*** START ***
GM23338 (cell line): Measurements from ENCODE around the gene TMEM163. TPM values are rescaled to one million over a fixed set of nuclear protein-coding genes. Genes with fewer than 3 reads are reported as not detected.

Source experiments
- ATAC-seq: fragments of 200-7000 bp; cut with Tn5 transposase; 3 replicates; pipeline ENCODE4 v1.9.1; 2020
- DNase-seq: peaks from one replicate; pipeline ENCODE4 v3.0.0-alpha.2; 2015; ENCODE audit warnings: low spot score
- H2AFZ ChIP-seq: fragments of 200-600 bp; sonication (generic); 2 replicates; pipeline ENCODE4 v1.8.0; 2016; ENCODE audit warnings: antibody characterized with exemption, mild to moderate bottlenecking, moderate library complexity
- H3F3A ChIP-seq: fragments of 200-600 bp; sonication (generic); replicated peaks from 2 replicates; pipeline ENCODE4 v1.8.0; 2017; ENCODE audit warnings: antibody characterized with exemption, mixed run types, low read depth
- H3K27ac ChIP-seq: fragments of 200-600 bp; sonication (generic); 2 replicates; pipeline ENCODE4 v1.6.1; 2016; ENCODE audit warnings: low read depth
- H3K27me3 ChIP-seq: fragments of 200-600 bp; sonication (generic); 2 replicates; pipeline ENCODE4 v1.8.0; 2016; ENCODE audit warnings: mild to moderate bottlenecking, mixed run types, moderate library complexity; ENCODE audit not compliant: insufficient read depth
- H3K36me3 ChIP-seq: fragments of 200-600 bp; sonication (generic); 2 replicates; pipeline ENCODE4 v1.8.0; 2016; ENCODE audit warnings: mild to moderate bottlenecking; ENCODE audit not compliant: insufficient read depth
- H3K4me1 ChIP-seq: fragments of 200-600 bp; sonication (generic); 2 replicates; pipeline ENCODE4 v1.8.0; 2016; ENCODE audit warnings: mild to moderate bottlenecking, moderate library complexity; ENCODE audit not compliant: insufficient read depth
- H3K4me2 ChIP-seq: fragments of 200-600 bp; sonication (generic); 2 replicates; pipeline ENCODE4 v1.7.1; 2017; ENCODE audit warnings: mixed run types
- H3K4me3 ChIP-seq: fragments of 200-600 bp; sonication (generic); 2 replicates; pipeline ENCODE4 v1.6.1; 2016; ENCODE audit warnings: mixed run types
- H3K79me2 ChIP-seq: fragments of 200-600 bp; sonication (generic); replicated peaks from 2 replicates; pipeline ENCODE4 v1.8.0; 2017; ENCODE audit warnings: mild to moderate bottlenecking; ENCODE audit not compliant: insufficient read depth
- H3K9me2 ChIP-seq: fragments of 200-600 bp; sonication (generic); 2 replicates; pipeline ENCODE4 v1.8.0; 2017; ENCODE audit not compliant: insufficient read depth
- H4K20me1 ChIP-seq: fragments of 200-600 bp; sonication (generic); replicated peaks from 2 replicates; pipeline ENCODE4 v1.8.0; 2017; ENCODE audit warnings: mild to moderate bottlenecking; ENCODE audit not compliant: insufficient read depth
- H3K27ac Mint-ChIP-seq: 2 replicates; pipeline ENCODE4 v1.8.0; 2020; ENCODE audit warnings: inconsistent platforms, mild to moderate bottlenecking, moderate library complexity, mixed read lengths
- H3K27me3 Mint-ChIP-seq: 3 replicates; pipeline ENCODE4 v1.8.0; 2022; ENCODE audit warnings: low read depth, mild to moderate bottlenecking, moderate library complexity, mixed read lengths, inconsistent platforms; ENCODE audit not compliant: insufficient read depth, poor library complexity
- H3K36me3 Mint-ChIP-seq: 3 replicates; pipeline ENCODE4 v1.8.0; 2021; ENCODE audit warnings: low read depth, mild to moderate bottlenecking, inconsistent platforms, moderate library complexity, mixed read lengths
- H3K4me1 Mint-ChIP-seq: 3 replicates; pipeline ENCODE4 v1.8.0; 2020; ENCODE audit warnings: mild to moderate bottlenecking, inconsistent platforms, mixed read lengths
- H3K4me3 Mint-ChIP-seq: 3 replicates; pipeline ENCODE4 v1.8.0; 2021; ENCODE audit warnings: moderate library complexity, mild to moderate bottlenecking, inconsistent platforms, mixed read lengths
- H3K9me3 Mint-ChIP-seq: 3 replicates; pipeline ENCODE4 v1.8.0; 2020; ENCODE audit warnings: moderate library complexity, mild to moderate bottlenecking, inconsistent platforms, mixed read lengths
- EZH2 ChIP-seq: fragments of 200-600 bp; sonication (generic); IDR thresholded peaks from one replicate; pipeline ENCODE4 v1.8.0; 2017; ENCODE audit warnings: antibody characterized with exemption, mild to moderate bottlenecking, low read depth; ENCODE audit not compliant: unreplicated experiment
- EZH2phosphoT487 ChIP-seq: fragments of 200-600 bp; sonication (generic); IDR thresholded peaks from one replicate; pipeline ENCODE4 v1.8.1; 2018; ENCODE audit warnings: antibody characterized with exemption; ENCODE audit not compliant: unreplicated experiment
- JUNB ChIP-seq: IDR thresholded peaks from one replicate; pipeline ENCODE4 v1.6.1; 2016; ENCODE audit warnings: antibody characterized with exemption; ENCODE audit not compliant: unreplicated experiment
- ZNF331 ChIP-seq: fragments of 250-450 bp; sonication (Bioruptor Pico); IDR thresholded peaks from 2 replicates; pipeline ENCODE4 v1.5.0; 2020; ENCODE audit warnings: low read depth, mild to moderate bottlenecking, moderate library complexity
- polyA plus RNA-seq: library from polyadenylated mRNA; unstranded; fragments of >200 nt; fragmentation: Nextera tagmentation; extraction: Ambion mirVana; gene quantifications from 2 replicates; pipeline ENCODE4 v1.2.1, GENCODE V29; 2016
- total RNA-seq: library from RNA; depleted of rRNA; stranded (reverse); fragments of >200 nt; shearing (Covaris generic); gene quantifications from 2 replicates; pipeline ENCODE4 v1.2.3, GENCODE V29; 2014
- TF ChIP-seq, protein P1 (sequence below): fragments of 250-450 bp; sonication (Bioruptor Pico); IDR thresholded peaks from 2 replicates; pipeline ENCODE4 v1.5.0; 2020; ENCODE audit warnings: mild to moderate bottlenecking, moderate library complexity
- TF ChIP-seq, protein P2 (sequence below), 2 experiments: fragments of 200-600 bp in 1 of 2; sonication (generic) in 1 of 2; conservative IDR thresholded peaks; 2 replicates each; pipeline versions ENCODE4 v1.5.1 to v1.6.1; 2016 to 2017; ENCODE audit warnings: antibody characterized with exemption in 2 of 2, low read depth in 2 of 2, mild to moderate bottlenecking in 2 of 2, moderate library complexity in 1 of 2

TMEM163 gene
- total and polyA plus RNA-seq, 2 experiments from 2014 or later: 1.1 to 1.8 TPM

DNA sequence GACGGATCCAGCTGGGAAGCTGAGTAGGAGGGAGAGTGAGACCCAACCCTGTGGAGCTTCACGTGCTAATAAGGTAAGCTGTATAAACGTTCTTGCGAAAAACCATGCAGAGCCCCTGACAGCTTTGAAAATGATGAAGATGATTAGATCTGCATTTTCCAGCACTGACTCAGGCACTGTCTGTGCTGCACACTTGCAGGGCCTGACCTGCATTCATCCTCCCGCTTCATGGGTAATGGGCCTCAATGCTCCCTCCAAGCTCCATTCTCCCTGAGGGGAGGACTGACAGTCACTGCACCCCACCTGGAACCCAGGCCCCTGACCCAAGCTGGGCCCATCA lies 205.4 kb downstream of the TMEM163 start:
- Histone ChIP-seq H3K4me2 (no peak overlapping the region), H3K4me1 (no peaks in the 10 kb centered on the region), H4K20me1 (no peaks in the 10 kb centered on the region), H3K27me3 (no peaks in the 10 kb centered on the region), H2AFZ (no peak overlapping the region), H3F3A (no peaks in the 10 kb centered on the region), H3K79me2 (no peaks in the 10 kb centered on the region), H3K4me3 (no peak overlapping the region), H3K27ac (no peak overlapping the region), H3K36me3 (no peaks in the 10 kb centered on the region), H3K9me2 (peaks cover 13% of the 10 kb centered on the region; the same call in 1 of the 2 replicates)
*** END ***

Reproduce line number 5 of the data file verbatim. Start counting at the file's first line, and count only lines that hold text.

- H2AFZ ChIP-seq: fragments of 200-600 bp; sonication (generic); 2 replicates; pipeline ENCODE4 v1.8.0; 2016; ENCODE audit warnings: antibody characterized with exemption, mild to moderate bottlenecking, moderate library complexity